This sign is located at the corner of Gulling Street and Highway 70 in Portola, prompting concern from at least one Plumas News reader. Photo submitted

Letter to the Editor: Not the right message to be sharing

While sometimes helpful (when posting community notices and events), the messages posted by the Rotary Club of Portola on their marquee sign at the corner of Gulling & Highway 70 are frequently inappropriate and offensive, with countless messages about alcohol use and at least one about prostitution (using a pun). That these messages (about alcohol use, nagging wives, sexist tropes, etc.) are in such a prominent place, representing our community and readable by children, is a cause for concern and calls for a greater sense of responsibility than has been shown.
Though I have occasionally chuckled at some of their benign and corny offerings, their latest marquee message got my blood boiling—it is disgusting and hateful and I’m sure I’m not the only person who thinks so. Greeting residents and visitors at this busy intersection, the Rotary Club of Portola sign currently reads: “If I had a dollar for every girl that found me unattractive, they’d eventually find me attractive.”
This might seem like a joke to some people, but please look deeper. This message is saying that women who reject men can eventually be bought with money, depicting women as shallow, unprincipled gold-diggers and ultimately prostitutes. Is this how the sign’s authors (Rotary Club of Portola) feel about their mothers, wives, and sisters? Is this how they feel about more than 50% of the population?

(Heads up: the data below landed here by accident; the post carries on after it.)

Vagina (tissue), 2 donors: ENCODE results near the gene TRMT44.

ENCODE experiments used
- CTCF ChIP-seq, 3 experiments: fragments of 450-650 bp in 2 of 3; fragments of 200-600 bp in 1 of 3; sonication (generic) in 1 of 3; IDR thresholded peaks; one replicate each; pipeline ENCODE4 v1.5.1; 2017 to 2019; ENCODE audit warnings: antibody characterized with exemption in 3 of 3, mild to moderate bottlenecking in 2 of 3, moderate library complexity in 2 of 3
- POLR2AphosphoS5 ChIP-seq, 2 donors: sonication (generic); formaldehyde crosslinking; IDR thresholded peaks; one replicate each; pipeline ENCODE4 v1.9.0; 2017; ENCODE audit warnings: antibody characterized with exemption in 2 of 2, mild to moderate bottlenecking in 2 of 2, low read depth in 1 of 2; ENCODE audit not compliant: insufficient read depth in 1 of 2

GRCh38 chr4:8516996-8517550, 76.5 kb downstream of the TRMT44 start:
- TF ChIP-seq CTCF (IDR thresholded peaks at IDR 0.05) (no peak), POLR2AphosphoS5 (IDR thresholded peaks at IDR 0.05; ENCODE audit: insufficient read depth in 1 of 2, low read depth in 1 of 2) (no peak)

Sexist “jokes” and misogynistic messages like this perpetuate outdated negative stereotypes about women which are harmful and have no place in a public space. Any of the work Rotary Club of Portola is doing in the community is undermined by these repeated asinine and hurtful messages.
I call on the Rotary Club of Portola to remove this offensive and damaging message and to seriously reevaluate the kind of messaging they use to represent their organization (not to mention our town and community). Such public and prominent messaging should be helpful to all people in the community. Do we really need to be glorifying alcohol use? Is this appropriate messaging for children to read? How does it feel for the people and children affected by alcoholism? This space would be better utilized for uplifting and informative messaging, instead of tired and hokey (at best) and hateful (at worst) outdated quips that many people don’t find funny.
Heidi Hart